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Yk airline in Colombia
Northern News Services
Published Wednesday, February 2, 2011
The charter company began work with the Carnegie Institution of Science in the Colombian Amazon jungle at the beginning of January.
David Mathieson, president and chief pilot of Summit Air, and the airline's operations manager, Chuck Depew, ferried a Dornier 228 turboprop passenger plane to South America and arrived at the Captain Luis Fernando Gomez Nino Air Base outside of Villavicencio, Columbia Jan. 3.
Since then, they have been assisting the Carnegie Institution's Department of Global Ecology with carbon mapping.
"The sensors and the equipment that are on board the aircraft are actually worth a lot more than the aircraft," Mathieson said with a laugh.
The high-resolution maps, created by airborne-laser technology, satellite mapping and ground-based plot surveys show the carbon stored in tropical forest vegetation and the carbon emitted by land-use practices.
Greg Asner is the principal investigator for the Department of Global Ecology, based in California, and is in Colombia working with Mathieson and Depew.
He said this project is just the beginning.
"We just finished the world's biggest mapping so far and we plan for much more, and we want Summit to be our partner."
He said the mapping is critical to the United Nations' Reduce Emissions from Deforestation and Degradation (REDD) program.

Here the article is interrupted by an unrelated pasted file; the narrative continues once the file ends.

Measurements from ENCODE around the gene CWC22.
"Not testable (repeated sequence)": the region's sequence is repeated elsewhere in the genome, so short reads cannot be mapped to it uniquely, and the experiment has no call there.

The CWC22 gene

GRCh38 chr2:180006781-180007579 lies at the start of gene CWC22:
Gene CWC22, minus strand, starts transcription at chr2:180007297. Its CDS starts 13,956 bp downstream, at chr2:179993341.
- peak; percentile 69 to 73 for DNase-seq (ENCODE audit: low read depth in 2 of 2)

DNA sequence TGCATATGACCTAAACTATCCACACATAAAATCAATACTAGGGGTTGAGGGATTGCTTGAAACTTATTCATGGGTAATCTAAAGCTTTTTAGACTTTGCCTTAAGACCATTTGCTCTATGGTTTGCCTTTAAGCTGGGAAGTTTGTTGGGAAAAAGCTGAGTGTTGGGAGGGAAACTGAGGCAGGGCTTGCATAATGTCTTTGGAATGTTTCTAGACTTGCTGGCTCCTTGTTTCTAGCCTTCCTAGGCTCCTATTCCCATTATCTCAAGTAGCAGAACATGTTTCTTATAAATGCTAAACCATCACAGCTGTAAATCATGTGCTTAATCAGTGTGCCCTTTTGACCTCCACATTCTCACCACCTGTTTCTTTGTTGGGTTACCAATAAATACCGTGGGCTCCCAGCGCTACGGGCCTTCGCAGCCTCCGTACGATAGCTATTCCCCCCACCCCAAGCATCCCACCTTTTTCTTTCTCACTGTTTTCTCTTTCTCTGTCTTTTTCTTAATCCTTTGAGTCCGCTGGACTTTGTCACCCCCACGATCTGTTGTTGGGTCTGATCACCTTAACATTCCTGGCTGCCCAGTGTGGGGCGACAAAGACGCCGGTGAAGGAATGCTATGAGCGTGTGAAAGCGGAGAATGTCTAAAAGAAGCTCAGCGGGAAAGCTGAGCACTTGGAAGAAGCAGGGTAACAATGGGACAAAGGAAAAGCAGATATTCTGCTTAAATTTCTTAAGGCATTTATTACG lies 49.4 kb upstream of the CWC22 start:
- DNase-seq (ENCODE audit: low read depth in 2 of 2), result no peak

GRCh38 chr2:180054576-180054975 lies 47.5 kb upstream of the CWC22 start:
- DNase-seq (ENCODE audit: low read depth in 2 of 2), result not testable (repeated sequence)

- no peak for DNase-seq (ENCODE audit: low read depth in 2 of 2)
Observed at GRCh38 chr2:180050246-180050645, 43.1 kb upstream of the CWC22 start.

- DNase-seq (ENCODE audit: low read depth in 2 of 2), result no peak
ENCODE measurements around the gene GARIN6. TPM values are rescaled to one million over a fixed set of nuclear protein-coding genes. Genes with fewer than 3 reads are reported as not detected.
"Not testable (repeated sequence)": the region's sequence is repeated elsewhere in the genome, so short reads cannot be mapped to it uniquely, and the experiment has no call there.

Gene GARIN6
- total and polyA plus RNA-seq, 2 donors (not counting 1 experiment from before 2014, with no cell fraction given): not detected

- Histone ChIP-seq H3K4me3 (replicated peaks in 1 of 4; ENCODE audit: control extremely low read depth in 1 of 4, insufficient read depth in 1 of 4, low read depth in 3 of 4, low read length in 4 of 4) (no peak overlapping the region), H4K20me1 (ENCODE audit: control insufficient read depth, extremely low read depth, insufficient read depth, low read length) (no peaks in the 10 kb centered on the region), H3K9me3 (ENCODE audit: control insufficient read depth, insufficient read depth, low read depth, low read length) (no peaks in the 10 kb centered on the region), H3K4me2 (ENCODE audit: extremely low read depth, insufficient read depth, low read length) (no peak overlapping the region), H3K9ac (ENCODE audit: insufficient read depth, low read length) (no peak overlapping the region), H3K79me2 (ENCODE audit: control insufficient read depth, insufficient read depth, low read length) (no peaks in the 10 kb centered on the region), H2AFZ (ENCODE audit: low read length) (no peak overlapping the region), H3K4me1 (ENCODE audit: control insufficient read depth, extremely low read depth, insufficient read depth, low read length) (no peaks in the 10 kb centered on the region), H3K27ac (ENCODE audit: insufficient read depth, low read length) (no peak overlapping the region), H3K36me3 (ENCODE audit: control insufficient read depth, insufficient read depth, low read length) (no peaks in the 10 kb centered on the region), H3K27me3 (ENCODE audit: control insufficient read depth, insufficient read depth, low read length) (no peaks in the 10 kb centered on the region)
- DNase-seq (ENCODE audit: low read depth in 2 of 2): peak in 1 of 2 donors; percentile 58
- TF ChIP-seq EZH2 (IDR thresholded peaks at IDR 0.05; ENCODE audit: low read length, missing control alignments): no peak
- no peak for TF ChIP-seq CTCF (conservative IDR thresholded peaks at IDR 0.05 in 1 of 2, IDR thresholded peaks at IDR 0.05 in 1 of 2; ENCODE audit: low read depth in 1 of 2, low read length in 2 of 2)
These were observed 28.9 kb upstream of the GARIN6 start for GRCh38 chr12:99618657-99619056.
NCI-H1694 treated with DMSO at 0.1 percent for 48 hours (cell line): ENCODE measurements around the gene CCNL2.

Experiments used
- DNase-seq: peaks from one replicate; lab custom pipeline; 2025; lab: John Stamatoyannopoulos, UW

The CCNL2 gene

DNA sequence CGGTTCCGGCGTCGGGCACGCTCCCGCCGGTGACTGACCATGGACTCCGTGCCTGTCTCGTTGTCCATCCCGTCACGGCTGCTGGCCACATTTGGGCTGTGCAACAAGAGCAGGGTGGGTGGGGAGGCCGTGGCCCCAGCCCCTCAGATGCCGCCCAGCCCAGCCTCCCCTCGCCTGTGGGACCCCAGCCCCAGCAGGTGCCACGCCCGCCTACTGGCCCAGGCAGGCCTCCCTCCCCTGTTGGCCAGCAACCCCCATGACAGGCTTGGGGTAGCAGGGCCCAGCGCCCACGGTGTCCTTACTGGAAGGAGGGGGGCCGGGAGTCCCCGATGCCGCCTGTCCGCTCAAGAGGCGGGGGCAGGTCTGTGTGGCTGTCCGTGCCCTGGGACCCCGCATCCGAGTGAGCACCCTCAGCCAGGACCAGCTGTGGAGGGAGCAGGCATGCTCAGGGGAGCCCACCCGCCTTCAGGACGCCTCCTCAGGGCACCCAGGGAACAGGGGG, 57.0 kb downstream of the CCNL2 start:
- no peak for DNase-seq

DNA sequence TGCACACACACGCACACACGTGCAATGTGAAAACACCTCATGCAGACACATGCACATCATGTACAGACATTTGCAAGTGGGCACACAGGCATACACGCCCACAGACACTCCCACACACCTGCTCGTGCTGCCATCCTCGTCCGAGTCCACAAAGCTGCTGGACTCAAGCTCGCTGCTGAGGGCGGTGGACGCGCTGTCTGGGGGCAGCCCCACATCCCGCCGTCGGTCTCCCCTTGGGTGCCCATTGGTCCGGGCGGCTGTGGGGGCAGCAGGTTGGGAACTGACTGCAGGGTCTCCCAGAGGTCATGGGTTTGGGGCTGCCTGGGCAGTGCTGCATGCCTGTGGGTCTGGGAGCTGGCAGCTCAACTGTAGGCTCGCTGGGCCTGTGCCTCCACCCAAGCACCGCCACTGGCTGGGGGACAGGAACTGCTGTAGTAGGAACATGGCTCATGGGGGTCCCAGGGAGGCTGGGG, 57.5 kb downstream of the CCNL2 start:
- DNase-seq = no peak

With the maps being produced, scientists can determine how much carbon is present in an area and how much is being released during deforestation or degradation.
Carnegie is the world leader in carbon mapping, Asner said. Their work in Colombia even attracted the attention of Colombian President Juan Manuel Santos, who visited the base on Jan. 21 and went for a ride in the aircraft.
During the flight, Depew flew the plane while Asner explained how the mapping process works.
"To have the president on the plane, that was definitely icing on the cake," he said.
Summit's work in Colombia finishes on Saturday, but that won't be the end of the airline's South American adventure.
"We have entered a long-term contract with Carnegie and we will be returning to South America in May," said Mathieson.
"The next place will be Peru, then off to Ecuador and then moving slowly across over to Hawaii and basically it's going to be a global project," he said.